As a metaphor, this is a powerful one. It is impossible to read this description and not recall the process of genital mutilation that women in some other cultures have inflicted on generations of their daughters, cutting away not their emotions but their capacity for sexual pleasure. But it is also impossible at the same time not to read this scenario literally, to wonder how the mother removes her daughter's heart from her chest, and what happens if the girl outgrows the original sweater? Such doubts are fatal to the suspension of disbelief that enables the metaphor, and the image then appears to be absurd, and not in a good way.
Tearing Down Tuesday by Steven Francis Murphy
A post-apocalyptic word, in which Audrey, the Tinkerin' Woman, keeps a bunch of old robots running, more or less. One of the robots running less well is Tuesday, who befriended Kyle when Kyle was a child and being abused by his father. Now Kyle is an orphan, rejected and blamed by the town for his father's death, and his only real friend is Tuesday. Then Audrey declares she's going to sell the robot for parts. Kyle's only chance to buy his friend and save him lies with creepy pedophile Reverend Robinson. But Kyle doesn't understand what Tuesday really wants.
This is a message story of a coming-of-age, and a bit on the emotionally manipulative side.
Dr Abernathy's Dream Theater by David Ira Cleary
Our narrator, former Professor Jaromir Stavan, consoles himself for his professional failures by lapsing into addiction. Or as he tells it,
It is therefore incumbent upon the man of science that he spare no effort to operate efficiently.
To that end, I have recently found that a tincture of kuuf, using an aqueous base, sparkles the wit, combats fatigue, and increases concentration.
At an otherwise boring dinner party, Stavan meets a mysteriously appealing young woman, who introduces him to Dr Abernathy's Dream Theater, in which a mechanism projects the dreams of sleepers so that they can be recorded and analyzed—a method she insists is purely scientific. Stavan is pressed to serve as a subject, but as he is under the influence of kuuf at the time, his experience in the Dream Theater is atypical and offers great psychological insights, upon which Stavan may base a new career. Or maybe it's just the kuuf.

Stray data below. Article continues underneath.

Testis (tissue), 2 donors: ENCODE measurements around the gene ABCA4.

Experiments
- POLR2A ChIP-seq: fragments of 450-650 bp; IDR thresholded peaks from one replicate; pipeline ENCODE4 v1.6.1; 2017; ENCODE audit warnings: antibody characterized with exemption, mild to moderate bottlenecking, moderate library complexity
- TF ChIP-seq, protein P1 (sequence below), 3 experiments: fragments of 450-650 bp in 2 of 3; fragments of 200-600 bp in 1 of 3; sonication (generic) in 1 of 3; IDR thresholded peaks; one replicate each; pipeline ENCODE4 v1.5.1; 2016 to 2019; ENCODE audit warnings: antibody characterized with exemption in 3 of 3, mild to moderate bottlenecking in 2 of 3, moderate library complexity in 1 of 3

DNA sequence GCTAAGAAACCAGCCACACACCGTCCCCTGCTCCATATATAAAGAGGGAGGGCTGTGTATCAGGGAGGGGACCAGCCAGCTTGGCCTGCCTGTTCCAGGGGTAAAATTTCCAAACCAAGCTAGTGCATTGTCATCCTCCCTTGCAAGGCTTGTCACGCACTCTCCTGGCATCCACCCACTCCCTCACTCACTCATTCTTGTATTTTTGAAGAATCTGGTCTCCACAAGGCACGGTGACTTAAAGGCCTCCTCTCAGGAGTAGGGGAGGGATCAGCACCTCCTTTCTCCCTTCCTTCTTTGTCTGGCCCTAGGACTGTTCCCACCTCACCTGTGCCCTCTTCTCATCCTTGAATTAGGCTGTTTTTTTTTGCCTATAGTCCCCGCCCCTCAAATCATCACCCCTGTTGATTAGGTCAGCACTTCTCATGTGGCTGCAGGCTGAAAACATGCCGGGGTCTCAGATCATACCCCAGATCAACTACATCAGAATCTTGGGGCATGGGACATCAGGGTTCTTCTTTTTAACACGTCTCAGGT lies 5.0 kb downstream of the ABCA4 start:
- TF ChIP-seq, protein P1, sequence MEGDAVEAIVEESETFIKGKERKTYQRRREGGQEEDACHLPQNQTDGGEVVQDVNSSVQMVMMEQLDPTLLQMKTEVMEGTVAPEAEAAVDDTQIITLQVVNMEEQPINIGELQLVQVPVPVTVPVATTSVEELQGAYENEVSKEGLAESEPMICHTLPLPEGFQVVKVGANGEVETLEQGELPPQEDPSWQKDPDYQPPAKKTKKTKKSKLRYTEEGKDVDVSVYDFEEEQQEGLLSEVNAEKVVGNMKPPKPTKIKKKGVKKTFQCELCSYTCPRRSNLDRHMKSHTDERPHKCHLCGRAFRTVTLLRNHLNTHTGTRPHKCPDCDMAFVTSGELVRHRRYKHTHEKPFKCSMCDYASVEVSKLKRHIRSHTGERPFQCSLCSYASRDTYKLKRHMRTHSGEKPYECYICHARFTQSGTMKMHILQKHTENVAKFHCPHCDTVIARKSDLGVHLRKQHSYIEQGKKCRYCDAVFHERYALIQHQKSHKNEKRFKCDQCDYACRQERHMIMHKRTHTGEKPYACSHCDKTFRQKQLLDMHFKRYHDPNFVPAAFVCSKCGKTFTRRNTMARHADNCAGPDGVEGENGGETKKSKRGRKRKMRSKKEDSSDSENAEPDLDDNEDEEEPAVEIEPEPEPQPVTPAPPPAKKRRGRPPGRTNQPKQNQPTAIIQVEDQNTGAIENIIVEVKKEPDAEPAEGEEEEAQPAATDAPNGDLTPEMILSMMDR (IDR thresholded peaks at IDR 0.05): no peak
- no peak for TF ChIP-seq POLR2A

An odd world, suggesting an alternate 19th century, and an odder narrator with a particularly mannered voice make this quirky portrait of self-delusion quite interesting.
Preachers by Tim Lees
Another post-apocalyptic world—this disaster of unknown origin, but there is a strange wind blowing change across the farms where the narrator lived as a boy with his unpredictable Dad.
The wind put thoughts into your skull. It made your mind run off in strange new ways—it drove you mad, so people said, or next best thing. I'd seen a man fall to the ground and babble in a language no one knew. I'd watched a whole town just down tools and walk away across the fields, leaving their homes, their livestock—all because the wind had put some notion in their heads and they'd neither the power nor reason to resist.
And the wind has spawned a new religion, with Preachers calling for blood sacrifice. The narrator's father is one of the few who can resist the call, but he was always a misfit to begin with, and can find no place in this new world.
Dad is a fascinating, warped character, the heart of this story, and I would have liked to see more of him.
Toke by Tim Akers
Another tale set in this author's city of Veridon, which may remind readers of Mieville's New Crobuzon—perhaps too closely in this case. There are nonhuman species in the city, and a disturbed street kid one day persuades some of his buddies to help him kill a scarecrow and smoke its grasslike vines to get high. His buddies, including the narrator, are always ready to get high, though they are not so sure about the killing part. Yet it is clear that for Barber the motive of the deed is bitter revenge on the species, whom he holds responsible for the deaths of his family and his own disfigurement. But Barber is fatally ignorant about the true nature of the scarecrows.
Disclaimer—I workshopped an earlier draft of this story.
Jim Baen's Universe, April 2007
A stronger issue this time. The offerings labeled fantasy provide the best reading for April, even when they are science fiction.
Crawlspace by Dave Freer and Eric Flint